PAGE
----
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RENÉ HAS TWO LAST NAMES/RENÉ TIENE DOS APELLIDOS

On the first day in his new school, René’s teacher gives everyone a nametag with their first and last names. Though René’s last name, like many Salvadorans’, has two parts, “Colato Laínez,” his tag reads only “René Colato.” Maybe the teacher ran out of ink? Adding “Laínez” on his own, René is teased about having an unusually “long dinosaur name” but uses the opportunity of a family-tree assignment to instruct everyone, including the teacher, about why both names together represent his full Italian and Spanish heritage. René’s full name proudly reminds him that he is a product of both his father and mother’s family histories, both rich in talent and hard work. Drawing from his personal immigrant experience, the author tells his story in a bilingual narration, his sincere, earnest voice augmented by Graullera Ramírez’s softly colored cartoon-style watercolor scenes of family and classmates. The significance of this Hispanic tradition respecting both sides of a child’s parentage is well explained in this easily understood example of cultural differences. (Picture book. 5-8)

Pub Date: Oct. 31, 2009

ISBN: 978-1-55885-530-4

Page Count: 32

Publisher: Piñata Books/Arte Público

Review Posted Online: May 19, 2010

Kirkus Reviews Issue: Oct. 1, 2009

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LAST DAY BLUES

From the Jitters series

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One more myth dispelled for all the students who believe that their teachers live in their classrooms. During the last week of school, Mrs. Hartwell and her students reflect on the things they will miss, while also looking forward to the fun that summer will bring. The kids want to cheer up their teacher, whom they imagine will be crying over lesson plans and missing them all summer long. But what gift will cheer her up? Numerous ideas are rejected, until Eddie comes up with the perfect plan. They all cooperate to create a rhyming ode to the school year and their teacher. Love’s renderings of the children are realistic, portraying the diversity of modern-day classrooms, from dress and expression to gender and skin color. She perfectly captures the emotional trauma the students imagine their teachers will go through as they leave for the summer. Her final illustration hysterically shatters that myth, and will have every teacher cheering aloud. What a perfect end to the school year. (Picture book. 5-8)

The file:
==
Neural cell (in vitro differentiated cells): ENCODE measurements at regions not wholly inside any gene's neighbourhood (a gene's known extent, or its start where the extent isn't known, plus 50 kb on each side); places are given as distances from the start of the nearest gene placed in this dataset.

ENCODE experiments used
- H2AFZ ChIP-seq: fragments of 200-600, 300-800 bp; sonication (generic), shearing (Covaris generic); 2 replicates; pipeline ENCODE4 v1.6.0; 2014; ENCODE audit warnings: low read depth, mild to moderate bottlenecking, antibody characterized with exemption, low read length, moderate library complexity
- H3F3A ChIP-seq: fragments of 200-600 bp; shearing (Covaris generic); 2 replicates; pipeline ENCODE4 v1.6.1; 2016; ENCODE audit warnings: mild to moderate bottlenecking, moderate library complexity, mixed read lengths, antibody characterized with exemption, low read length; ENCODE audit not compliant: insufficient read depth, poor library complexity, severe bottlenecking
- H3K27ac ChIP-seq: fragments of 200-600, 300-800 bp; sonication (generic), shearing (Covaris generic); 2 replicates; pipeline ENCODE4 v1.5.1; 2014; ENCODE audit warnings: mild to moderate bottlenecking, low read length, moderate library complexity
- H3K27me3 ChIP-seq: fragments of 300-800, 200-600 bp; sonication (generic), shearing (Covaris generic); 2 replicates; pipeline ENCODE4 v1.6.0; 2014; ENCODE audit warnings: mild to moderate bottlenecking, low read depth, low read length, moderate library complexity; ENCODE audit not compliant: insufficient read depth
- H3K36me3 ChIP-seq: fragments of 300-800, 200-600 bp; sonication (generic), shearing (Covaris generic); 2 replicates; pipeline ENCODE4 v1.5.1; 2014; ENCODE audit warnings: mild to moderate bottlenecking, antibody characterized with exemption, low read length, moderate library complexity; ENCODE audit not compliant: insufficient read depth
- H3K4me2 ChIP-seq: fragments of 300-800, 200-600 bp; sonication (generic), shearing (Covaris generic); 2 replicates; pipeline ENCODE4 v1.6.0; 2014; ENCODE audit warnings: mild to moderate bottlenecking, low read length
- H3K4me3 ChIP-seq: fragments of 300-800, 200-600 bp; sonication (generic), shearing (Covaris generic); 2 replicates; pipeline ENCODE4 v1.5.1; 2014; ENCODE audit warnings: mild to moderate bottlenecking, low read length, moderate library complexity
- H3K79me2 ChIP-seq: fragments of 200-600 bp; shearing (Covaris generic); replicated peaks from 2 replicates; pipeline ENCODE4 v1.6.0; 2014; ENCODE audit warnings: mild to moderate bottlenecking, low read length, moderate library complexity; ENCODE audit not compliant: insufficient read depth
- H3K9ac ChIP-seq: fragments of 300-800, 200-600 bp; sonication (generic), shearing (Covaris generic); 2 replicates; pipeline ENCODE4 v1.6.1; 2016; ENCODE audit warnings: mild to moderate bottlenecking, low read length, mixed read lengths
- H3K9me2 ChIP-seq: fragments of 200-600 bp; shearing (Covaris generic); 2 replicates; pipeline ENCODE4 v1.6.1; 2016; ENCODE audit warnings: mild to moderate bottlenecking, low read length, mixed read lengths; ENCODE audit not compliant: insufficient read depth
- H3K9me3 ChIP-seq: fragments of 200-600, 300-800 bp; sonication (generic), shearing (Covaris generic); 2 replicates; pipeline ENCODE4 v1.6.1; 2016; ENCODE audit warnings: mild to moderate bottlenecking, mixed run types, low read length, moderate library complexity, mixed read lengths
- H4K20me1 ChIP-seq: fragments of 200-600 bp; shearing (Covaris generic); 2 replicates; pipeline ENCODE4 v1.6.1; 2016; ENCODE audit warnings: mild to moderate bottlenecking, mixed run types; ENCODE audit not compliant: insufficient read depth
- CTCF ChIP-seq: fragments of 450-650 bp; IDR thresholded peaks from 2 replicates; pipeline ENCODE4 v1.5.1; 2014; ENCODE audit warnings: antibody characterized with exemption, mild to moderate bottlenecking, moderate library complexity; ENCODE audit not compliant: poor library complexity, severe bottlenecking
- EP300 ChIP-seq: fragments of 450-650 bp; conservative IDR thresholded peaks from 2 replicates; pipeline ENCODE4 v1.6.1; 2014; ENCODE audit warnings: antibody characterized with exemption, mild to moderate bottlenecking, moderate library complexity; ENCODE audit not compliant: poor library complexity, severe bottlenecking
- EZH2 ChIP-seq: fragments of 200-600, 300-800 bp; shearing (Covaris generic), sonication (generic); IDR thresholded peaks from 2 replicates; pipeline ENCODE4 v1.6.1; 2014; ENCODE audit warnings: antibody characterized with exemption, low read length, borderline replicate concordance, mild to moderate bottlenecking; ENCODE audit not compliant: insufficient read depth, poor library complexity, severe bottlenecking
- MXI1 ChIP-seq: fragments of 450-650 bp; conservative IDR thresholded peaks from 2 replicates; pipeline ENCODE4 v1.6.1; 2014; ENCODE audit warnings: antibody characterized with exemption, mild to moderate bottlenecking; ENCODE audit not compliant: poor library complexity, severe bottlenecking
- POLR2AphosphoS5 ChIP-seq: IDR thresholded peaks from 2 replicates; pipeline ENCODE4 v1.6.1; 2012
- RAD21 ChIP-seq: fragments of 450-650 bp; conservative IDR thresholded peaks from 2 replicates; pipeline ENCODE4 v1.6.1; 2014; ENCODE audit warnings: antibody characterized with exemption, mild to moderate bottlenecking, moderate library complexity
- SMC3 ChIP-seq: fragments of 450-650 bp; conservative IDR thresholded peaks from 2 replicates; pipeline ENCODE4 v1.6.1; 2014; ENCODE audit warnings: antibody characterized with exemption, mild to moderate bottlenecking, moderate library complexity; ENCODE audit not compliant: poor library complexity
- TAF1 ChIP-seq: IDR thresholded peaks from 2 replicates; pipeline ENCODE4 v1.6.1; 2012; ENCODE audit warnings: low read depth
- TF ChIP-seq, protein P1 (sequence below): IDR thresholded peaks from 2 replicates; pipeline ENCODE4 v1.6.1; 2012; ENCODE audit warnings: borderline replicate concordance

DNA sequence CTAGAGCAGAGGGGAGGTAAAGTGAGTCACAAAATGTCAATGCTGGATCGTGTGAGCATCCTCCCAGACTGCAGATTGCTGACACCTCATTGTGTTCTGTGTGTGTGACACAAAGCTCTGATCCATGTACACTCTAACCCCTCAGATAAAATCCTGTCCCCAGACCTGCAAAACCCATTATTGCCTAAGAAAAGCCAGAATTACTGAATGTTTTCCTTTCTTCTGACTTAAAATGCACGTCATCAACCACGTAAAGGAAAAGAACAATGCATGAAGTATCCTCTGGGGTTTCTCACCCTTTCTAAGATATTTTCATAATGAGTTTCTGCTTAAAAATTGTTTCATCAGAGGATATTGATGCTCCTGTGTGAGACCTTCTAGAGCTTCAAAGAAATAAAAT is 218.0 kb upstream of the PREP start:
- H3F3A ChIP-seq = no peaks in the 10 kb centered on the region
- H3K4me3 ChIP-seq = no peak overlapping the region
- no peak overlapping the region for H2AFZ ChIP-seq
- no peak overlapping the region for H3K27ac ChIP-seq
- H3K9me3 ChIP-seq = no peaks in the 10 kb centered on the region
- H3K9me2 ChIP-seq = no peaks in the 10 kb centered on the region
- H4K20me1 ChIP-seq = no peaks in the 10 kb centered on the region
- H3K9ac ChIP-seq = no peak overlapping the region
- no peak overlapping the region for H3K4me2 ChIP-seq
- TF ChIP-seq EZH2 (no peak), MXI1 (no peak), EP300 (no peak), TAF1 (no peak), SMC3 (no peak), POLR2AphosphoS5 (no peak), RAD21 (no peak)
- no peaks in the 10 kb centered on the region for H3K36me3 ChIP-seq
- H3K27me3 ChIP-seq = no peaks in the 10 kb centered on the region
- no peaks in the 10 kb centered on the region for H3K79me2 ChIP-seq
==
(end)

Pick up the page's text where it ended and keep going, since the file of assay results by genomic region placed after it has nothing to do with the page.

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Pub Date: Feb. 1, 2006

ISBN: 1-58089-046-6

Page Count: 32

Publisher: Charlesbridge

Review Posted Online: May 19, 2010

Kirkus Reviews Issue: Jan. 15, 2006

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I WISH YOU MORE

Although the love comes shining through, the text often confuses in straining for patterned simplicity.

A collection of parental wishes for a child.

It starts out simply enough: two children run pell-mell across an open field, one holding a high-flying kite with the line “I wish you more ups than downs.” But on subsequent pages, some of the analogous concepts are confusing or ambiguous. The line “I wish you more tippy-toes than deep” accompanies a picture of a boy happily swimming in a pool. His feet are visible, but it's not clear whether he's floating in the deep end or standing in the shallow. Then there's a picture of a boy on a beach, his pockets bulging with driftwood and colorful shells, looking frustrated that his pockets won't hold the rest of his beachcombing treasures, which lie tantalizingly before him on the sand. The line reads: “I wish you more treasures than pockets.” Most children will feel the better wish would be that he had just the right amount of pockets for his treasures. Some of the wordplay, such as “more can than knot” and “more pause than fast-forward,” will tickle older readers with their accompanying, comical illustrations. The beautifully simple pictures are a sweet, kid- and parent-appealing blend of comic-strip style and fine art; the cast of children depicted is commendably multiethnic.

Although the love comes shining through, the text often confuses in straining for patterned simplicity. (Picture book. 5-8)

Pub Date: April 1, 2015

ISBN: 978-1-4521-2699-9

Page Count: 40

Publisher: Chronicle Books

Review Posted Online: Feb. 15, 2015

Kirkus Reviews Issue: March 1, 2015

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